role-playing. It's educational: You can assign a student to be Ben Franklin 
and make a virtual Constitutional Congress. It's a way of exploring 
different types of relationships, heterosexual couples could both change 
their genders, which would be very cool. And we could explore our own 
psychology and develop more empathy for what it's like to be a different 
type of person.

WN: What's your next project?

RK: I've got lots of projects. I've got two books nearing completion: A 
Short Guide to a Long Life, and ... The Singularity Is Near, which will be a 
sort of continuation of the series The Age of Intelligent Machines.... It's 
about the kinds of changes that will take civilization beyond 2029.

I do a lot of public speaking, and I write articles. I have a number of 
other projects. Medical Learning Company is a major venture where we have a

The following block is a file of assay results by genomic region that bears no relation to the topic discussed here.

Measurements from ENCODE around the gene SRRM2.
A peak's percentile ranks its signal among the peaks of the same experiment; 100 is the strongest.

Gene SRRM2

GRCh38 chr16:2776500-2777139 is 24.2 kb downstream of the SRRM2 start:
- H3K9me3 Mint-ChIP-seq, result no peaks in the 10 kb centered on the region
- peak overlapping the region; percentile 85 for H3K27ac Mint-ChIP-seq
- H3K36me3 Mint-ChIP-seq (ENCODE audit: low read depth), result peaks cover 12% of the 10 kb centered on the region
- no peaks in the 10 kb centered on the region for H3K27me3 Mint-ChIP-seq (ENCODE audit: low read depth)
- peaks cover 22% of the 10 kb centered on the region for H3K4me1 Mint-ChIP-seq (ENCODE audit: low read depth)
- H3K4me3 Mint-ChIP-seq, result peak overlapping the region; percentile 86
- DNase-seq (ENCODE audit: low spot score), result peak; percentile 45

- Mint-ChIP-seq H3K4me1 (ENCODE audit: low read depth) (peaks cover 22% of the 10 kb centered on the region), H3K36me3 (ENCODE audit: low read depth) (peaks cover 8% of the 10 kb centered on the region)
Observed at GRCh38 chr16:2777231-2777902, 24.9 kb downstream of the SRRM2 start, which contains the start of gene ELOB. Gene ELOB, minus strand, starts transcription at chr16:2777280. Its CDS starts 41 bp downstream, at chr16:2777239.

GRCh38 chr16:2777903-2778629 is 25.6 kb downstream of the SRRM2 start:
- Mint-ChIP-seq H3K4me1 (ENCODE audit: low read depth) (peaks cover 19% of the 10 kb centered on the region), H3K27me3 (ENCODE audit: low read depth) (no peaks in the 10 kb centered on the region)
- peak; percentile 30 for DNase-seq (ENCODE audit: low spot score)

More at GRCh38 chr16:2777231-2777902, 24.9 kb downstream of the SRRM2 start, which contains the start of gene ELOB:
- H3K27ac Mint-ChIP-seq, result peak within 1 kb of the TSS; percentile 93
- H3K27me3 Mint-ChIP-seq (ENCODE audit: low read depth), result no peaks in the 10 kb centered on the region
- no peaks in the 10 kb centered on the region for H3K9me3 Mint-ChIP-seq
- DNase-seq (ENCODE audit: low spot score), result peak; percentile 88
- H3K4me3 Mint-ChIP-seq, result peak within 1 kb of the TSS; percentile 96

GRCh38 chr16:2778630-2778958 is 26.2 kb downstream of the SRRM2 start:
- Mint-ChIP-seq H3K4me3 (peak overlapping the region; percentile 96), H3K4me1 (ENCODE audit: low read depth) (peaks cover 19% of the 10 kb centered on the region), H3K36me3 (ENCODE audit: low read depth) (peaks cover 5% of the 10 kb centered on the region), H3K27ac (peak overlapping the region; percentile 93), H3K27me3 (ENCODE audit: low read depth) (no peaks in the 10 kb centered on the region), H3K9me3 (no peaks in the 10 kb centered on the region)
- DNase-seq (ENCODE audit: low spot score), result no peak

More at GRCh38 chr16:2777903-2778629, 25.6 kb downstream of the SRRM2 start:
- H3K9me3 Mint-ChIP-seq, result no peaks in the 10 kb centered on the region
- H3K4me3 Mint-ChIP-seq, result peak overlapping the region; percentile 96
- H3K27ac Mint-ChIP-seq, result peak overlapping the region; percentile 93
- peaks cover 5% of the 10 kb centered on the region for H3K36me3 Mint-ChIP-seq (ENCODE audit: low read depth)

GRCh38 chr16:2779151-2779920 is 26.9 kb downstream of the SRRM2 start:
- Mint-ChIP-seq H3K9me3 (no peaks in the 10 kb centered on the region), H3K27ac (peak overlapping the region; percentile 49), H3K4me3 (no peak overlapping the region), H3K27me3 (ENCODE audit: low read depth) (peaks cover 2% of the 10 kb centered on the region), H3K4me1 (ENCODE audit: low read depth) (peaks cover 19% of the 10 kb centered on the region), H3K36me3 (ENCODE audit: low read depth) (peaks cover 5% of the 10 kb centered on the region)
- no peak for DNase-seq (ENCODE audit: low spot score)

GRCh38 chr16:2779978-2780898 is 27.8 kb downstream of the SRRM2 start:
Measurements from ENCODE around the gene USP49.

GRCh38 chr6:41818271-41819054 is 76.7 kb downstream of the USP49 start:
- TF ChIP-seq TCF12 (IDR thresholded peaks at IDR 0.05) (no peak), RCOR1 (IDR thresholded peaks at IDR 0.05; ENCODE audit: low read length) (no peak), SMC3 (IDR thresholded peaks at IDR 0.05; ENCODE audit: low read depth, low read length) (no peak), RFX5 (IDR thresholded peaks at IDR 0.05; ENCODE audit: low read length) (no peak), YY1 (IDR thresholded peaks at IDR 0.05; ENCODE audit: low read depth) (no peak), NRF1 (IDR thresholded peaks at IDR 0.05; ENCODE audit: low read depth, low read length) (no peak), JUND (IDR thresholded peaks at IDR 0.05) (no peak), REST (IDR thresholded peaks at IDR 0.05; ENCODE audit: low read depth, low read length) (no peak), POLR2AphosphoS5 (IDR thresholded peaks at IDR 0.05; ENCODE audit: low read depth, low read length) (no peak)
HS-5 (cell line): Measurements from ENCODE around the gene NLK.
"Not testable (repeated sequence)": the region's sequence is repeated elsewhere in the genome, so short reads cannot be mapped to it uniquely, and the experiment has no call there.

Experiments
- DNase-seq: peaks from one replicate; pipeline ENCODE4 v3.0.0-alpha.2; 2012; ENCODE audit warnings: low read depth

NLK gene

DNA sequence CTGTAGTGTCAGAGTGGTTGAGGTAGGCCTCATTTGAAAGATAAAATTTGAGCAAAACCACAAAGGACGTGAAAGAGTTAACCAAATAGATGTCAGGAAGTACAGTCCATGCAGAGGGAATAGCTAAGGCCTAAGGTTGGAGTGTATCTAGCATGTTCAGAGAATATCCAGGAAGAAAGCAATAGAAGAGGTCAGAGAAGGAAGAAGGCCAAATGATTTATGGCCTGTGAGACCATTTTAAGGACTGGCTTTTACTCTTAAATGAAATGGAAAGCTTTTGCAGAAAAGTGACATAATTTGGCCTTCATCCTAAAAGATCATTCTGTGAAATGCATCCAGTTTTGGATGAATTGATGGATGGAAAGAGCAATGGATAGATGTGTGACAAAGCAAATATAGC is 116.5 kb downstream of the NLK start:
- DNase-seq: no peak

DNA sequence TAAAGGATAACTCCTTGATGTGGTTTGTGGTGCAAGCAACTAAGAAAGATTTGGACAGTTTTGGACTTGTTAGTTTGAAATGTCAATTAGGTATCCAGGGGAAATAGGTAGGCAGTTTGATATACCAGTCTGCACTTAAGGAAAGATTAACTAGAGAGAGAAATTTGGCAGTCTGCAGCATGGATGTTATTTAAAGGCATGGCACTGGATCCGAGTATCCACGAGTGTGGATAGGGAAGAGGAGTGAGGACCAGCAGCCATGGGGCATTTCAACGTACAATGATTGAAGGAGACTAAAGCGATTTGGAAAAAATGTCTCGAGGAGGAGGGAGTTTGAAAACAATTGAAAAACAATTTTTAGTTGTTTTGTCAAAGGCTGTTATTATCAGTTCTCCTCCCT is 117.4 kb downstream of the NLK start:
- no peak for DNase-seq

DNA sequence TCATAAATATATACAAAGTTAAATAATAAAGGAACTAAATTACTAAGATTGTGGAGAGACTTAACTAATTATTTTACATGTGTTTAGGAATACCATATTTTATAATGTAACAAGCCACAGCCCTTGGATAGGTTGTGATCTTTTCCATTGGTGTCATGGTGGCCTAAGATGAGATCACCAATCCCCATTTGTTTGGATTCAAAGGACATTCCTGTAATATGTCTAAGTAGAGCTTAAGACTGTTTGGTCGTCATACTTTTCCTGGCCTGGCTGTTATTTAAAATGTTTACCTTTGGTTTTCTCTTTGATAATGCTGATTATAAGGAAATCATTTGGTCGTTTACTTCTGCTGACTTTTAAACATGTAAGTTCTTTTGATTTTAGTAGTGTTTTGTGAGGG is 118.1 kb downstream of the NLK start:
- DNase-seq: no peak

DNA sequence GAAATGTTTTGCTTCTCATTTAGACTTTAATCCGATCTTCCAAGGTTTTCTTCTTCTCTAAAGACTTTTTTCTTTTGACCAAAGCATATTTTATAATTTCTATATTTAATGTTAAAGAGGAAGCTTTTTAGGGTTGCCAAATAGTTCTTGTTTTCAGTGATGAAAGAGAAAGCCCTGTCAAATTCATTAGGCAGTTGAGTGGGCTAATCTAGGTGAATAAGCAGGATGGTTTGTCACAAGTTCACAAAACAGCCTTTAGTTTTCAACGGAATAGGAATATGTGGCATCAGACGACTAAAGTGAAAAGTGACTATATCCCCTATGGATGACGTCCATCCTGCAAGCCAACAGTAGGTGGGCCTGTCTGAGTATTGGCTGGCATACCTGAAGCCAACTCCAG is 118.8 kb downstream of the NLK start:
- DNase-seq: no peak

simulation of some human bodies in the form of a virtual patient. It's like 
a sim doctor game and it's actually used for doctor education. FatKat stands 
for Financial Accelerating Transactions from Kurzweil Adaptive Technologies. 
It's applying my field, which is pattern recognition, to stock market 
transactions. KurzweilAI.net is another communication project. We have about 
500 articles from 70 big thinkers. We're engaged in a joint venture with IDG 
to launch the Kurzweil report, which will be a paid subscription newsletter, 
using the editorial staff of KurzweilAI.net.

Kurzweil Educational Systems is a reading machine company that I founded. We 
sold it and bought it back and that's a very successful private company that 
makes reading systems for the blind and also for kids with dyslexia. It's 
the leading software product for kids with dyslexia.